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RIO DE JANEIRO – Seven years may seem like a long time to some. When Rio was named an Olympic host in 2009, Carla Marqui wasn’t sure it was enough, knowing how much work it would take to prepare the city for the 2016 Summer Games.Saturday, the...

Rio revelers endure lines, security scares as Games begin

RIO DE JANEIRO – Seven years may seem like a long time to some. When Rio was named an Olympic host in 2009, Carla Marqui wasn’t sure it was enough, knowing how much work it would take to prepare the city for the 2016 Summer Games.Saturday, the...

Rio revelers endure lines, security scares as Games begin

RIO DE JANEIRO – Seven years may seem like a long time to some. When Rio was named an Olympic host in 2009, Carla Marqui wasn’t sure it was enough, knowing how much work it would take to prepare the city for the 2016 Summer Games.

Saturday, the resident of São Paulo state walked around Barra Olympic Park with two friends, beaming at the handiwork of her country. The party that began at Friday’s Opening Ceremony for the Rio Games spilled over into the first day of competition, drawing thousands of Brazilians to the main cluster of venues to take it all in. Marqui had driven seven hours to be part of it — and she planned to make another round trip later in the Games to see beach volleyball and a soccer game.

“I wasn’t really sure if everything would get done in time,” Marqui said, noting the Brazilian penchant for tardiness. “But it looks great, and everything seems pretty organized. It just shows you that even though we’re going through hard times, we overcome them and put on a happy face. That’s just how Brazilians are.”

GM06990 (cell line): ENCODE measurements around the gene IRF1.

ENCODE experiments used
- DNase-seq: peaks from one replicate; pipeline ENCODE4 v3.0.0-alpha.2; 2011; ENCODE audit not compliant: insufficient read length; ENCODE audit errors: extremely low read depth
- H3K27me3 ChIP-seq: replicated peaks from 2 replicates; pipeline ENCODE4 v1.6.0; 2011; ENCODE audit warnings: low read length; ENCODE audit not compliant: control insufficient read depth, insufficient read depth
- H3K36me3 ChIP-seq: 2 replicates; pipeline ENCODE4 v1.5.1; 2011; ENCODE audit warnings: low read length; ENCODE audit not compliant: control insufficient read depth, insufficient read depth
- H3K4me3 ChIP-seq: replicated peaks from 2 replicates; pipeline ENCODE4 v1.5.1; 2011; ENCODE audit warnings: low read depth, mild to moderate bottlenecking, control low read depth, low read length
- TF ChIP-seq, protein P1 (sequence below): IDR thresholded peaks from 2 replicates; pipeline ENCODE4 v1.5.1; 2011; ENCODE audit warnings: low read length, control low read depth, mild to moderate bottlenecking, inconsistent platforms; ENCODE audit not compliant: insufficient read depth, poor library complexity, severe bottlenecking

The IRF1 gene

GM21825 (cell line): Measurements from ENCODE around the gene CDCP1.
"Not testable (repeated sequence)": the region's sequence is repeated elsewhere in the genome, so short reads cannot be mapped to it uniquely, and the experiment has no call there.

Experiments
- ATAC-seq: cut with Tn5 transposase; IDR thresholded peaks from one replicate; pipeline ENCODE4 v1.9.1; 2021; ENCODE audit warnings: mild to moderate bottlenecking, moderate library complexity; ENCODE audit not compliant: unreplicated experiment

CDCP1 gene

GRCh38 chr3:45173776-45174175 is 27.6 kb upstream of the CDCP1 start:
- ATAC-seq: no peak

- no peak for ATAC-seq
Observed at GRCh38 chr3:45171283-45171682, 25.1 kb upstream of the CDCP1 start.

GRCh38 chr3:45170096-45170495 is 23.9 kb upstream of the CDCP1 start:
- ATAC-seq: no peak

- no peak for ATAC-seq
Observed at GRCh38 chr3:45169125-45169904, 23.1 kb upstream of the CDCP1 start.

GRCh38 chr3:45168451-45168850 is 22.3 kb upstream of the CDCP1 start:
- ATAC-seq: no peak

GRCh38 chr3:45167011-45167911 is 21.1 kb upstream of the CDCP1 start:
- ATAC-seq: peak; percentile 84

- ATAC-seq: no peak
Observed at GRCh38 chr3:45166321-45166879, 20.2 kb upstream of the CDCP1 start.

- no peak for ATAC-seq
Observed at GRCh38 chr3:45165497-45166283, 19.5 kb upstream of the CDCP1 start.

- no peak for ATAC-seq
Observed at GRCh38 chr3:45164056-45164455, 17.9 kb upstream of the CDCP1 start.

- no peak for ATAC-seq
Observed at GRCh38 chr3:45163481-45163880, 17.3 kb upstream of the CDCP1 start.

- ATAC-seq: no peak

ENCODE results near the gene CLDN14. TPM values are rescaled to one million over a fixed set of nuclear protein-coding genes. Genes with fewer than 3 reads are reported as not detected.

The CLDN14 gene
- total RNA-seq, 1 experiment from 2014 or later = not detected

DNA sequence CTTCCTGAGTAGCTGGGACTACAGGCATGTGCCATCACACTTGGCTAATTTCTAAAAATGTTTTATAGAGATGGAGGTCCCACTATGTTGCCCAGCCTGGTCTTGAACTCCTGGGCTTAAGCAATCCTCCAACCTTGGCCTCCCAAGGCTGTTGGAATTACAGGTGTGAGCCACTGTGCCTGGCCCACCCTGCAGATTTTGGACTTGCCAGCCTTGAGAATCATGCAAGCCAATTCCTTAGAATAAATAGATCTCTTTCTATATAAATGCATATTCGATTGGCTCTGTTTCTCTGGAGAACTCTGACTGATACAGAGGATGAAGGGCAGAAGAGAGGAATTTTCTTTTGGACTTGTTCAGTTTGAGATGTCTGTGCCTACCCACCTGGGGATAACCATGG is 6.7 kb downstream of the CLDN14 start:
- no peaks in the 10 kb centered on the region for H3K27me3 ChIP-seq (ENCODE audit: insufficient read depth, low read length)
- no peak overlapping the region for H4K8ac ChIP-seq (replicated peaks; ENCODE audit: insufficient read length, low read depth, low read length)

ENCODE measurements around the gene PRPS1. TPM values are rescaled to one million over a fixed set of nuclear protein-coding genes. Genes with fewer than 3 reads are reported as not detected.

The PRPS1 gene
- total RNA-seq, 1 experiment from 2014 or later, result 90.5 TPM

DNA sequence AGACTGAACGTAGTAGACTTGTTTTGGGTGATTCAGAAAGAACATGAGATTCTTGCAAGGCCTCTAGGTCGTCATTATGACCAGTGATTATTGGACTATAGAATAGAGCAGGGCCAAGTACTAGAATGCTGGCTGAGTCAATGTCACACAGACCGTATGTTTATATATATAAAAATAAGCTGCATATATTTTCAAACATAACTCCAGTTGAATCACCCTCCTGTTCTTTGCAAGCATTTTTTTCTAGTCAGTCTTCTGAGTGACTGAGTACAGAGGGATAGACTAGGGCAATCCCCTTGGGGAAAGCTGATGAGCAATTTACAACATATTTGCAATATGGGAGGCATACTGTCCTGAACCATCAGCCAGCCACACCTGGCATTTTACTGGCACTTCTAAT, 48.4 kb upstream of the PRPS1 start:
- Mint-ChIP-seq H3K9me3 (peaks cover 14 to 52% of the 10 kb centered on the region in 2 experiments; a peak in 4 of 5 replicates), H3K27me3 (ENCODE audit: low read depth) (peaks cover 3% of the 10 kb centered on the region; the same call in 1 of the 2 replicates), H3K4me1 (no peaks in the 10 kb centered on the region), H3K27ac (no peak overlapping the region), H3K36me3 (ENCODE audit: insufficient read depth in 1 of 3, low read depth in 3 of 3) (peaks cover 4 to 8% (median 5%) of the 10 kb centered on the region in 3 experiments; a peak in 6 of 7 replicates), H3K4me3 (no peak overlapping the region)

Rio Olympics organizers were counting on the start of competition to push the focus of the Games away from the city’s many problems and onto the feats of the athletes. The Games got off to a mixed start Saturday, with some stirring performances, some new worries and another dose of Brazil’s high spirits.

The day featured competition in 21 sports. U.S. shooter Ginny Thrasher won the first gold medal of the Rio Games, topping the podium in women’s 10-meter air rifle, and British swimmer Adam Peaty set a world record of 57.55 seconds in the men’s 100-meter breaststroke.

Not everything went off smoothly. There were long waits to enter some venues, and lines for water and food snaked along concourses. Choppy water at the rowing venue caused a Serbian pair to capsize, dumping them into the contaminated water at Rodrigo de Freitas Lagoon. Brian Peterson • [email protected] On the opening day of competition, fans lined up to get their pictures taken with the Olympic rings as the sun set in Rio.

There also were two security scares. A small explosion went off near the finish line of the men’s cycling road race at Copacabana Beach; no one was injured, and news reports said the blast was a controlled explosion of an unattended bag. At the equestrian center, which is near a military compound, a stray bullet pierced the roof of the media tent in what police called “an unfortunate incident.”

The overall mood of the day, though, reflected the essence of Brazil that permeated the Opening Ceremony: a love for life, sport and fun.

“There is so much happiness in the air, it is contagious,” said Brazilian beach volleyball player Barbara Seixas de Freitas, who won her first match at the loud and lively stadium on Copacabana Beach. “It is a very intense feeling. It is very moving.”

Like Friday’s stripped-down Opening Ceremony, the Olympic Park clearly was built on a budget. Venues such as the Olympic Aquatics Stadium, where swimming events started Saturday, are modest and utilitarian. They sit on acres and acres of concrete, some of it painted green to simulate grass.